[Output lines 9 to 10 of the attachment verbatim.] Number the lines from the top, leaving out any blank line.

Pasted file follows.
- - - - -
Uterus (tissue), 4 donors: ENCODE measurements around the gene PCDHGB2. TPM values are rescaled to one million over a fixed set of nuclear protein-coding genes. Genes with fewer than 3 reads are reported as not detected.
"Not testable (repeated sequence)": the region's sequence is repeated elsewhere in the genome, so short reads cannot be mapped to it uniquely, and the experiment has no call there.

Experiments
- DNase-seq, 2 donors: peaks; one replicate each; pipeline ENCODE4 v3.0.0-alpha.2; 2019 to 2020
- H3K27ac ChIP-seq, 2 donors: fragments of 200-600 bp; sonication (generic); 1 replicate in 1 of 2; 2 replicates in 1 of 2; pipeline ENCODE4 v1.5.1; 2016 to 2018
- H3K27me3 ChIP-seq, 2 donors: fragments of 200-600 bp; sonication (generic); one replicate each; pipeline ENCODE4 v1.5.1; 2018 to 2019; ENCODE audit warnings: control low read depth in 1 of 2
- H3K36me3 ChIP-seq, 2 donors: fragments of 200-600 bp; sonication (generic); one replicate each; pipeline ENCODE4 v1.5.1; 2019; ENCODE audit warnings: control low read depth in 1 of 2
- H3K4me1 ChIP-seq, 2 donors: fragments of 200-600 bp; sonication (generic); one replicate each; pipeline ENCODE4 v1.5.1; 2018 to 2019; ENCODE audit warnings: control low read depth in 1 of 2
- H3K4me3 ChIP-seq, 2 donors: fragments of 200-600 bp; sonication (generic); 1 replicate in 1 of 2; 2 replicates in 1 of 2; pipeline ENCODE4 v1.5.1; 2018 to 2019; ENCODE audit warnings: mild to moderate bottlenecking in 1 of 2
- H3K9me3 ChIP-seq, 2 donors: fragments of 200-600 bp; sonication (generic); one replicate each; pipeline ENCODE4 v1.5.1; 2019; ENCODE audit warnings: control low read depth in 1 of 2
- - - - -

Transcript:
- H3K4me3 ChIP-seq, 2 donors: fragments of 200-600 bp; sonication (generic); 1 replicate in 1 of 2; 2 replicates in 1 of 2; pipeline ENCODE4 v1.5.1; 2018 to 2019; ENCODE audit warnings: mild to moderate bottlenecking in 1 of 2
- H3K9me3 ChIP-seq, 2 donors: fragments of 200-600 bp; sonication (generic); one replicate each; pipeline ENCODE4 v1.5.1; 2019; ENCODE audit warnings: control low read depth in 1 of 2